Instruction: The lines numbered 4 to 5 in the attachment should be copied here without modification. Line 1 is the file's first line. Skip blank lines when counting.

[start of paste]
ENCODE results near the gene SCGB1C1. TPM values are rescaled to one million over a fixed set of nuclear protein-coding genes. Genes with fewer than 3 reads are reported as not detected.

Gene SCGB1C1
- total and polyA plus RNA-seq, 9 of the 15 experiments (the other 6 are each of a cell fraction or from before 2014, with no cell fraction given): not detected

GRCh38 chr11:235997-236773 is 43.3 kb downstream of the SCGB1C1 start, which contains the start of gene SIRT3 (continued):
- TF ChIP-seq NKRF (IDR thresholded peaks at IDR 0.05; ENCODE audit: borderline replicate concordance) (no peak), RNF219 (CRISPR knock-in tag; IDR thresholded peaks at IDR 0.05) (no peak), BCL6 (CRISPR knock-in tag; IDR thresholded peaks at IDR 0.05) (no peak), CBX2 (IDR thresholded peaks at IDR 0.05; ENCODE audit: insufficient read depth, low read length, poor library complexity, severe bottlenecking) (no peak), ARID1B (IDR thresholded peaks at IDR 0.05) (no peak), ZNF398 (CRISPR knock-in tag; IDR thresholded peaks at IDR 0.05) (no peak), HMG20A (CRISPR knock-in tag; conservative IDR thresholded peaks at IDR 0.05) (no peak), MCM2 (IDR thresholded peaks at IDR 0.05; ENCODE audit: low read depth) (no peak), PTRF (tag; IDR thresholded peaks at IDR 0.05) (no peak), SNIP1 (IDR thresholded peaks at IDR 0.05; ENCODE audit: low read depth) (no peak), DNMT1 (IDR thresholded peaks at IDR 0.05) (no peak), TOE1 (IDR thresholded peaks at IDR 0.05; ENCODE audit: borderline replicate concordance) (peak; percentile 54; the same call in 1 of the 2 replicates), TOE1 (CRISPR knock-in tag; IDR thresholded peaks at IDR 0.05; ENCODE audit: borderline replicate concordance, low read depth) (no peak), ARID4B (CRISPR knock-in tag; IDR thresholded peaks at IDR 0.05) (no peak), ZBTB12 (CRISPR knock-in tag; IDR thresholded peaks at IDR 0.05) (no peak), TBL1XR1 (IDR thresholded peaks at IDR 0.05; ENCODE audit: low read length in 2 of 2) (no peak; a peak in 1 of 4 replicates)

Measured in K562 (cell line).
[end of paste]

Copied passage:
GRCh38 chr11:235997-236773 is 43.3 kb downstream of the SCGB1C1 start, which contains the start of gene SIRT3 (continued):
- TF ChIP-seq NKRF (IDR thresholded peaks at IDR 0.05; ENCODE audit: borderline replicate concordance) (no peak), RNF219 (CRISPR knock-in tag; IDR thresholded peaks at IDR 0.05) (no peak), BCL6 (CRISPR knock-in tag; IDR thresholded peaks at IDR 0.05) (no peak), CBX2 (IDR thresholded peaks at IDR 0.05; ENCODE audit: insufficient read depth, low read length, poor library complexity, severe bottlenecking) (no peak), ARID1B (IDR thresholded peaks at IDR 0.05) (no peak), ZNF398 (CRISPR knock-in tag; IDR thresholded peaks at IDR 0.05) (no peak), HMG20A (CRISPR knock-in tag; conservative IDR thresholded peaks at IDR 0.05) (no peak), MCM2 (IDR thresholded peaks at IDR 0.05; ENCODE audit: low read depth) (no peak), PTRF (tag; IDR thresholded peaks at IDR 0.05) (no peak), SNIP1 (IDR thresholded peaks at IDR 0.05; ENCODE audit: low read depth) (no peak), DNMT1 (IDR thresholded peaks at IDR 0.05) (no peak), TOE1 (IDR thresholded peaks at IDR 0.05; ENCODE audit: borderline replicate concordance) (peak; percentile 54; the same call in 1 of the 2 replicates), TOE1 (CRISPR knock-in tag; IDR thresholded peaks at IDR 0.05; ENCODE audit: borderline replicate concordance, low read depth) (no peak), ARID4B (CRISPR knock-in tag; IDR thresholded peaks at IDR 0.05) (no peak), ZBTB12 (CRISPR knock-in tag; IDR thresholded peaks at IDR 0.05) (no peak), TBL1XR1 (IDR thresholded peaks at IDR 0.05; ENCODE audit: low read length in 2 of 2) (no peak; a peak in 1 of 4 replicates)